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Jewish World Review
Feb. 6, 2008
/ 1 Adar I 5768
Western civilization and other fairy tales
My daughter really, really, really (throw in a few more reallys for accuracy) wants to go to Disney World. Scouting reports from several of her preschool colleagues indicate that there is a large amount of princess activity down there. And not just princesses real princesses. She's seen fake Cinderellas and Ariels the royal equivalents of shopping mall Santas but now she's focused on engaging the real thing, and she's been told that Disney World is where they hang their tiaras. So one day, probably very soon, we'll be heading to Florida to meet the "real" princesses who, despite presumably lavish wealth, charge parents $200 a day or more to take our children to meet them.
I just hope that while we're there, Daddy can have some fun, too. For instance, I would love to meet the "real" Winston Churchill.
You do know Churchill was make-believe, right? That, at least, is what nearly a quarter of British teens recently told pollsters for the British TV channel UKTV Gold. Meanwhile, 58 percent thought Sherlock Holmes was real, and 47 percent called Richard the Lionheart a fictional character.
This is one of those news stories that pop up with some regularity, highlighting how ignorant people on both sides of the Atlantic are about their own civilization. It's a slightly more scientific confirmation of Jay Leno's man-on-the-street "Jaywalking" segment, in which he asks passersby brainteasers such as, "Where was the Vietnam War fought?" or, "When did the War of 1812 take place?"
A survey of teenagers conducted by the National Constitutional Center found more students able to name the Three Stooges (59 percent) than could name the three branches of U.S. government (41 percent). A 1999 survey of students at 55 elite colleges and universities found that 40 percent couldn't place the U.S. Civil War in the correct half-century. Given that the U.S. hasn't been around for five half-centuries yet, I wonder how many guesses these students needed.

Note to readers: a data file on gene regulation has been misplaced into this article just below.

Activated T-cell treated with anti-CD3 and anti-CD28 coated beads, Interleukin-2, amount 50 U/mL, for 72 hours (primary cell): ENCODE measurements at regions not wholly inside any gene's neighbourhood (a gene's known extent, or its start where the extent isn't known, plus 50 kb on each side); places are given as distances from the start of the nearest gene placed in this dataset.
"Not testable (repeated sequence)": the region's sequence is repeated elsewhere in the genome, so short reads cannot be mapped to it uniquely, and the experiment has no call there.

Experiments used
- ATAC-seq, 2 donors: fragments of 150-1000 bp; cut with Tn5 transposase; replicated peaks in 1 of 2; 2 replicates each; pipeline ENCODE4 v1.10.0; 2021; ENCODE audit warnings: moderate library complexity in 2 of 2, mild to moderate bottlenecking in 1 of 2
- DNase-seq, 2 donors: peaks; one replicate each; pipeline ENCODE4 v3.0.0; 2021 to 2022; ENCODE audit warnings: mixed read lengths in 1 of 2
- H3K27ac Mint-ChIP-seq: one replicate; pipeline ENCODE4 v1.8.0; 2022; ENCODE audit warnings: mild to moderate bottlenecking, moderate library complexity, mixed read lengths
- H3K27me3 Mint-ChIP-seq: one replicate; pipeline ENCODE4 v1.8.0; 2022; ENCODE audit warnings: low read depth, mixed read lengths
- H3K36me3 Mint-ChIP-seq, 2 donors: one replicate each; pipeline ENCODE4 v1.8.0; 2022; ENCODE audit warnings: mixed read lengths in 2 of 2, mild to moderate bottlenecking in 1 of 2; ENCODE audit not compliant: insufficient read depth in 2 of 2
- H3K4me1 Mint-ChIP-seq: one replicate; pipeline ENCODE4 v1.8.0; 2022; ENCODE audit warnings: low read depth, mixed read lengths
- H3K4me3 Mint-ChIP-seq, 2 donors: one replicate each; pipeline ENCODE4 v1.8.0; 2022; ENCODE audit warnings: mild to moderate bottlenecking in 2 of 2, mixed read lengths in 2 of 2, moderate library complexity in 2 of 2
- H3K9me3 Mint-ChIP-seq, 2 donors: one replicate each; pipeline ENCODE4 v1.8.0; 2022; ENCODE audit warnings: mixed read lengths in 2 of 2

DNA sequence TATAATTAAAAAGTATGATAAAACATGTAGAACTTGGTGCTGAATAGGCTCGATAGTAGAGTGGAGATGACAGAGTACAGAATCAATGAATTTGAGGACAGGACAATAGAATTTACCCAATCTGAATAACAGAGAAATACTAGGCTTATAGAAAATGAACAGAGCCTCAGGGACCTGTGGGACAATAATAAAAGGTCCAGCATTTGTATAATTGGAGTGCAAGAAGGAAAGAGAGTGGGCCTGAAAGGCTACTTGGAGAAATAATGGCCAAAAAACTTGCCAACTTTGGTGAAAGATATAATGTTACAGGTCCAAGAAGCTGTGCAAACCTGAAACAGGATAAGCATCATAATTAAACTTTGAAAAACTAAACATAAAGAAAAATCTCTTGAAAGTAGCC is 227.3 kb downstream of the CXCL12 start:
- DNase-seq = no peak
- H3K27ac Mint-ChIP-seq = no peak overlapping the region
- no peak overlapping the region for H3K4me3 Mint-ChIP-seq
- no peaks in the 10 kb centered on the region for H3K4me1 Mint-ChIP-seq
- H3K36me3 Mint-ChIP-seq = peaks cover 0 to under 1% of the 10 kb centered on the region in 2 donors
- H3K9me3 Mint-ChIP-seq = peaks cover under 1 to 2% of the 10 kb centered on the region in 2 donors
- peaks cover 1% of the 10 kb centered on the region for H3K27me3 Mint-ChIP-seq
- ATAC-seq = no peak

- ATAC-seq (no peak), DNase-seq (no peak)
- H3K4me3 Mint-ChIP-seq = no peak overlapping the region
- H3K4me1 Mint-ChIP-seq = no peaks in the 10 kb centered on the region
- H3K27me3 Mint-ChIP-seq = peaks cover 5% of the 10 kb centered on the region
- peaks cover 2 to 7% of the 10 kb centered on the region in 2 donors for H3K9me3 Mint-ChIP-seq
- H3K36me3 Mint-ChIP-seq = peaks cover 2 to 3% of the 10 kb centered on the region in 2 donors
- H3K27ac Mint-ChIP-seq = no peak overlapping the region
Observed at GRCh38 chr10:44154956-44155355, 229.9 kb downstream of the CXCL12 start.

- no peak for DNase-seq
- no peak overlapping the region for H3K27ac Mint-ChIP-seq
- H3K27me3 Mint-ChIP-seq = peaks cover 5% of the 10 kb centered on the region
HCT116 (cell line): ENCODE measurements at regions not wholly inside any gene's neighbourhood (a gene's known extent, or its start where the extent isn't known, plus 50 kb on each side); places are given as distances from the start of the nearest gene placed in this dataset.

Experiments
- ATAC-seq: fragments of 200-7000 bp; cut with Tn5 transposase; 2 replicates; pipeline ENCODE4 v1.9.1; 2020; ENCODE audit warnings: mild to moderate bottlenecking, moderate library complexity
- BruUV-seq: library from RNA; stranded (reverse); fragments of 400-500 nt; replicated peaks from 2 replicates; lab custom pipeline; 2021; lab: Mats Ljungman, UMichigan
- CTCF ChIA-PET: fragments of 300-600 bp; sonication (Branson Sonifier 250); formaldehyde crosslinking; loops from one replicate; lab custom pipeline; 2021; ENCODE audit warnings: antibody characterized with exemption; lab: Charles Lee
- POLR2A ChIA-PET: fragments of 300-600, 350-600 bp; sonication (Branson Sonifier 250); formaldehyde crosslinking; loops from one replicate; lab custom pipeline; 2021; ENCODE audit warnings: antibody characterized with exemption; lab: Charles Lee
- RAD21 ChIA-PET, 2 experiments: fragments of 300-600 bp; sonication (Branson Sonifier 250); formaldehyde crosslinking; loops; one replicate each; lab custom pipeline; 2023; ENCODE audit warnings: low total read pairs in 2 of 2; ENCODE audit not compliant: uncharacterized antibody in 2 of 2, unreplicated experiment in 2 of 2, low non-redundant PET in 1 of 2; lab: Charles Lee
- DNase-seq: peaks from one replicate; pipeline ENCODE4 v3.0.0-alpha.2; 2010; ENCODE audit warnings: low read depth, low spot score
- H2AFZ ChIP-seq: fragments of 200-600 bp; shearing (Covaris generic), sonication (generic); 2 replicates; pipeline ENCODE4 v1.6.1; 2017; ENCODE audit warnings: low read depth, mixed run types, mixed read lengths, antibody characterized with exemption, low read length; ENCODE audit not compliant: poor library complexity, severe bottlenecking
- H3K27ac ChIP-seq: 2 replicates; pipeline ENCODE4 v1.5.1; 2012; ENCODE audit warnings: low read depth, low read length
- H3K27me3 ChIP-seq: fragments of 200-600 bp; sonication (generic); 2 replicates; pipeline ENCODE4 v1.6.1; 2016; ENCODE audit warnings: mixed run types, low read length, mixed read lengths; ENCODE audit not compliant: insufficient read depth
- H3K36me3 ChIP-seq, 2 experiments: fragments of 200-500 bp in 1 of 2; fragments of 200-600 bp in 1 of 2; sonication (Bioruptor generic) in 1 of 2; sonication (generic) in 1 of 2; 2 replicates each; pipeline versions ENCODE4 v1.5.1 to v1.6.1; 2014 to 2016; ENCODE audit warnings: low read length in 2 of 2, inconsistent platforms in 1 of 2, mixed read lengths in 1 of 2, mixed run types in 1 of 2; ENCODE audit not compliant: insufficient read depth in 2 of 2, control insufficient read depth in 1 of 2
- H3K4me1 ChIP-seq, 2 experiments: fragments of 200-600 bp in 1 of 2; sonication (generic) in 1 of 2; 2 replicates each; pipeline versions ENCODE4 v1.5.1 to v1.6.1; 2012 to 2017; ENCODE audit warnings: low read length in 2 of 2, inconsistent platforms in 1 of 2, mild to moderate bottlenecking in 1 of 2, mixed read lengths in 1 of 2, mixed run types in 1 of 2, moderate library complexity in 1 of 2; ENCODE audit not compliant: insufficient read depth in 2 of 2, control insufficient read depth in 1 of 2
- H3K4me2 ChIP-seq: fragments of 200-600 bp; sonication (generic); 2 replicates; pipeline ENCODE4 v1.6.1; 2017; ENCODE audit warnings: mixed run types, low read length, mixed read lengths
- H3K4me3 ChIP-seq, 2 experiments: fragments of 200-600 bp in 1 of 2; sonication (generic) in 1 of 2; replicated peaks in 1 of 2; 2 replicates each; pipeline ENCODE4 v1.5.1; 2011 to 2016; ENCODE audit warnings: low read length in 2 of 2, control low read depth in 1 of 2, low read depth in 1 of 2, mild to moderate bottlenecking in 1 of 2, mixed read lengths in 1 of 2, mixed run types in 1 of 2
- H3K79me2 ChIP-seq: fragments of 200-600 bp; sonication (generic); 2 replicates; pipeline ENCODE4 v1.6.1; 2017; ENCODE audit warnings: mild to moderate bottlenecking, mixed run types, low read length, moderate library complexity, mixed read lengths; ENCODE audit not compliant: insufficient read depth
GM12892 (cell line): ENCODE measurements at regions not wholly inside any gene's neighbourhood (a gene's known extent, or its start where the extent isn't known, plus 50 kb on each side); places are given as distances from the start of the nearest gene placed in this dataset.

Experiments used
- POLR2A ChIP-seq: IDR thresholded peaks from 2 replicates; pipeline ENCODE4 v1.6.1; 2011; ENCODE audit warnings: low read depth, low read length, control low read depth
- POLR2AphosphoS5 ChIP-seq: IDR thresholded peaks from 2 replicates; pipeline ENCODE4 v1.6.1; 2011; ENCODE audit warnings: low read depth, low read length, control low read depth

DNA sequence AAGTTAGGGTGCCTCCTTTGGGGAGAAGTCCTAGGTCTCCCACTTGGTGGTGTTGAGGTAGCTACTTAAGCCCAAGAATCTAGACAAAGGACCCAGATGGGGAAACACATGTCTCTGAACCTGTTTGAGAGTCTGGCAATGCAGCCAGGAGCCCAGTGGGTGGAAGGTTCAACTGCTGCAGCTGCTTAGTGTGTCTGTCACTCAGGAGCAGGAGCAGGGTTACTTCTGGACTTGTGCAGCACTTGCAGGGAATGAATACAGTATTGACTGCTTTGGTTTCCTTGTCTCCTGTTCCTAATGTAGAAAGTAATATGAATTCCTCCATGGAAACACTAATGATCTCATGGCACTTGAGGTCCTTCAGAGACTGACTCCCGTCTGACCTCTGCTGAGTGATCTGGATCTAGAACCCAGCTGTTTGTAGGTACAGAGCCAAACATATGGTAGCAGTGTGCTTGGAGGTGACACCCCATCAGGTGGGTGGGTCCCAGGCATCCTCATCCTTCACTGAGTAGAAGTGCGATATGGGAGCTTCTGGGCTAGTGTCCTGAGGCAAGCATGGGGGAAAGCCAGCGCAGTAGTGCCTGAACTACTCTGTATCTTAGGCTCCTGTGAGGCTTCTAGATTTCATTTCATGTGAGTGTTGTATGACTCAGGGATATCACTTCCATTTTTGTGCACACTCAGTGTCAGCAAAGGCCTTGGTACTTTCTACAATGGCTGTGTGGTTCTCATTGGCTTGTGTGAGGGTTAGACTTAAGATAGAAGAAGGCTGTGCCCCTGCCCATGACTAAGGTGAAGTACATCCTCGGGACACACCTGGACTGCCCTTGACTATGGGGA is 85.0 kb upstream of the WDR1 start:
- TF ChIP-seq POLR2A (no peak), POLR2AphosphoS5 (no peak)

The civic ignorance of the American public is an old lament, a standby for finger-wagging, chin-pulling pundits like yours truly in need of column fodder. And it's probably true that it was ever thus, to some extent; that the masses never had much use for historical dates and names. Though if you read letters written by soldiers during the Civil War, it's hard not to suspect that cultural literacy has been trending southward for a long time (unless, of course, you think the Civil War only happened recently).
But here I get back to my daughter. She is a barbarian, or at least she was when she was born. And I mean this fairly literally. Political theorist Hannah Arendt once said that, every generation, Western civilization is invaded by barbarians we call them "children." Today's babies aren't meaningfully different from those born 1,000 or 5,000 years ago. A Viking baby magically transported to 21st-century America might grow up to be an accountant or a bus driver. A baby born today and sent back in time might become a Hun, Visigoth or Aztec warrior, whatever his parents expected of him.
Families are civilization factories. They take children and install the necessary software, from what to expect from life to how to treat others. One hears a lot of platitudes about how children are "taught to hate." This is nonsense. Hating comes naturally to humans, and children are perfectly capable of learning to hate on their own. Indeed, everyone hates. The differences between good people and bad resides in what they hate, and why. And although schools and society can teach that, parents imprint it on their kids.
As a conservative, I'm a big believer in the importance of tradition, which writer G.K. Chesterton dubbed "democracy of the dead." But tradition can only be as strong as it is in the people who pass it on. And so, when I read that 23 percent of British teens think Winston Churchill is no more real than Spider-Man, it makes me shudder at the voluntary amnesia of society, the wholesale abdication of parental responsibility that represents.
Civilization, at any given moment, can be boiled down to what its living members know and believe. This makes civilization an amazingly fragile thing, and it makes parents the primary guardians of its posterity. Indeed, someone once told me that those who cannot learn from history are condemned to hear George Santayana quoted to them for the rest of their lives. Of course, that joke's only funny if you've heard of Santayana in the first place.
Now, because even my daughter's minor joys are my greatest ones, I will gladly fork over large sums of money so she can dine with fairy-tale princesses. I will even play along. But she is only 4, and I'll only be pretending.
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